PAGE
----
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Astron. Astrophys. 364, 674-682 (2000)

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6. General discussion

Strong Li lines appear in a variety of stars. However, a reliable Li abundance can only be derived through a detailed analysis. This is illustrated in Fig. 2, where the equivalent width of Li lines are plotted against stellar atmospheric parameters effective temperature ([FORMULA]) and gravity (log g), for different values of the Li abundance.

According to predictions of the standard models of stellar evolution, Li should be strongly diluted in giant stars. The observations show that Li abundance is even lower than expected in most giant stars of the galactic disk (Brown et al. 1989). Pasquini & Molaro (1996) and Castilho et al. (2000) found the same in globular clusters, but Boesgaard et al. (1998) have studied a sample of seven sub-giants in the globular cluster M92, finding one object with high Li abundance, the remaining ones showing a dispersion covering a range of a factor 3 in abundance. Several authors have also reported the eventual occurrence of one LRG in globular clusters, where the other observed giants show no Li detection (Carney et al. 1998; Smith et al. 1999; Kraft et al. 1999).

Pilachowski (1986) studied the abundance of Li in the moderately old galactic cluster NGC 7789, revealing an exceptionally high Li abundance in one of the cluster giants. Hill & Pasquini (1999) found one Li-rich star in an old open cluster, among several normal (Li-poor) giants.

Different explanations have been discussed: differential depletion, accretion of another object (brown dwarf or planet) by giant stars, or the Li production during a particular phase on the AGB evolution.

The occurrence of Li abundance 200 times larger than the mean values indicates that either these Li-rich giants have not destroyed their original Li, or, on the other hand, there is a process of Li production during the stellar evolution. Smith & Lambert (1989, 1990) showed that stars in the asymptotic giant branch have a large abundance of Li in agreement with the theoretical predictions of Sackmann & Boothroyd (1992) for the Li production in AGB stars of intermediate mass (3 - 7 [FORMULA]). Recently the same authors extended the range of mass (1 - 3 [FORMULA]) for which the Li production is possible, by considering the "cool bottom processing" in stars of the RGB (Sackmann & Boothroyd 1999).

Determinations of 12C/13C ratios are available for a number of Li-rich giants (e.g. Brown et al. 1989; Gratton & D'Antona 1989; da Silva et al. 1995; Berdyugina & Savanov 1995). Although some Li-rich giants present 12C/13C ratios in agreement with the standard mixing models, most of them require an extra-mixing mechanism relative to the first dredge-up predictions.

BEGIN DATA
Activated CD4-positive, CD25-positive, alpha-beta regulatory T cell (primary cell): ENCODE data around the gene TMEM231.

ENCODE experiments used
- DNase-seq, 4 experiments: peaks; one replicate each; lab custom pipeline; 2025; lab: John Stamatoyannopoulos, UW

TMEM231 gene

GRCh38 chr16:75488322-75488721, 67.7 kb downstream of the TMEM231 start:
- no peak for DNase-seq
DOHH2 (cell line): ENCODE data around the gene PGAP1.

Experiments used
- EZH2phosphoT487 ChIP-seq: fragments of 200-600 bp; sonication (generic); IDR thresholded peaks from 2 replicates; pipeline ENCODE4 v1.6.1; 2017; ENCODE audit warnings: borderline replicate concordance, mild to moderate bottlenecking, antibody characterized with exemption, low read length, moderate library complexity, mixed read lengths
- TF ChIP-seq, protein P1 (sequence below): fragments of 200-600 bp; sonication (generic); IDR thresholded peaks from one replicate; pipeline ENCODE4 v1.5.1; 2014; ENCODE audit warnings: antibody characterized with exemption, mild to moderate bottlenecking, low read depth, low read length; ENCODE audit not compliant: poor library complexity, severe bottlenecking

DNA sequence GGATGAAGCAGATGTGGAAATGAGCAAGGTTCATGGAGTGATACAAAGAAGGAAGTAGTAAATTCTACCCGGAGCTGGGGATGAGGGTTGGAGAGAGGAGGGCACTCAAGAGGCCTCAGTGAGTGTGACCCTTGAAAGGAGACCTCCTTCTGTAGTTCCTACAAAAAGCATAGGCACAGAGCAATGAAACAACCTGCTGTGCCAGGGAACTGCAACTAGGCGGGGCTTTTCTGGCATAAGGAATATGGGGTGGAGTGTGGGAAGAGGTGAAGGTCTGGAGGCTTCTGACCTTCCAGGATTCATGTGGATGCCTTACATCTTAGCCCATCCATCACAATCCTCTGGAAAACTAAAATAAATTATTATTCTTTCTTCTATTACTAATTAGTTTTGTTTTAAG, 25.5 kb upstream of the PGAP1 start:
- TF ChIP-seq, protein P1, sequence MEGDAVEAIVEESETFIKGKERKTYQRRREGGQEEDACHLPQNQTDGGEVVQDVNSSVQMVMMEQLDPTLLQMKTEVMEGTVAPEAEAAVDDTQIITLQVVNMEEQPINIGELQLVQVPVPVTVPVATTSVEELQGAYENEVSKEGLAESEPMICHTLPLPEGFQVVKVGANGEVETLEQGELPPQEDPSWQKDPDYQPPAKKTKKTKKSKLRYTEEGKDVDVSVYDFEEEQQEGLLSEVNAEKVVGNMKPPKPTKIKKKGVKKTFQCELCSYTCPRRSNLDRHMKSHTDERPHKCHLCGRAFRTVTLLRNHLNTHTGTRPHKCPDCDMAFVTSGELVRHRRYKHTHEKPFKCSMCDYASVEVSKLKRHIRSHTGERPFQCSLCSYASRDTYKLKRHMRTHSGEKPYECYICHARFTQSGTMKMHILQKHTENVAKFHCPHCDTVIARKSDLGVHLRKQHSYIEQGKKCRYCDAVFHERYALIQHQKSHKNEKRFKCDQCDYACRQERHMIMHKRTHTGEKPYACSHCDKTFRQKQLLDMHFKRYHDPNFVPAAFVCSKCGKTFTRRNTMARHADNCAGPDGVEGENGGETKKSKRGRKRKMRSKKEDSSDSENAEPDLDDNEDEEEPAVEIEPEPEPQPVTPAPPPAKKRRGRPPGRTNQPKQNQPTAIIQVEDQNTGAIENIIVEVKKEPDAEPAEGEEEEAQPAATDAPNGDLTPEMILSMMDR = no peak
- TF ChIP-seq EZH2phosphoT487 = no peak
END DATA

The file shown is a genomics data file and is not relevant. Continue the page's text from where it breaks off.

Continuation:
Two LRG and a normal giant have been observed for Be lines in the UV range (Castilho et al. 1999; Castilho 2000), providing evidence that the observed Li has been added in a later phase: the initial Li and Be have been both depleted in the two LRG. The low Be abundances found for the 2 LRG are not in agreement with the proposition that high Li abundance observed in K giants originate from the accretion of a giant planet or a brown dwarf (e.g. Kraft et al. 1999; Siess & Livio 1999; Denissenkov & Weiss 2000). Such an accretion should also enrich the giant star with Be, while this element is very depleted as we already noted.

The abundance pattern of the Li-rich giants do not differ significantly from the solar pattern nor from star to star, within the errors. In Fig. 8 we present a plot of log N(X) normalized to the solar [Fe/H] vs. atomic number Z for all giants analysed.

[FIGURE] Fig. 8. log N(X) normalized to the solar [Fe/H] vs. atomic number Z for the sun (solid line), a mean of the giants analysed (dashed line) and all sample giants (data points)

In order to verify a possible correlation between depletion in grains and infrared excess, the IRAS colours of our sample have been checked. Most of the stars are located in a well defined part of the [60-25] vs. [25-12] diagram, which is coincident with the region where are located both normal and Li-rich giants showing a recently expelled dust envelope (see region III in Fig. 3 presented by de la Reza et al. 1997). The ejected mass could be mostly in the form of carbon grains, decreasing C, but depletions of Na, Al, Ca, and Si would also be expected. The observations do not support the hypothesis for a depletion pattern in connection with the mass loss in Li-rich giants, given that no clear correlation is found between IR-excess and abundances of C and other metals.

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© European Southern Observatory (ESO) 2000

Online publication: January 29, 2001
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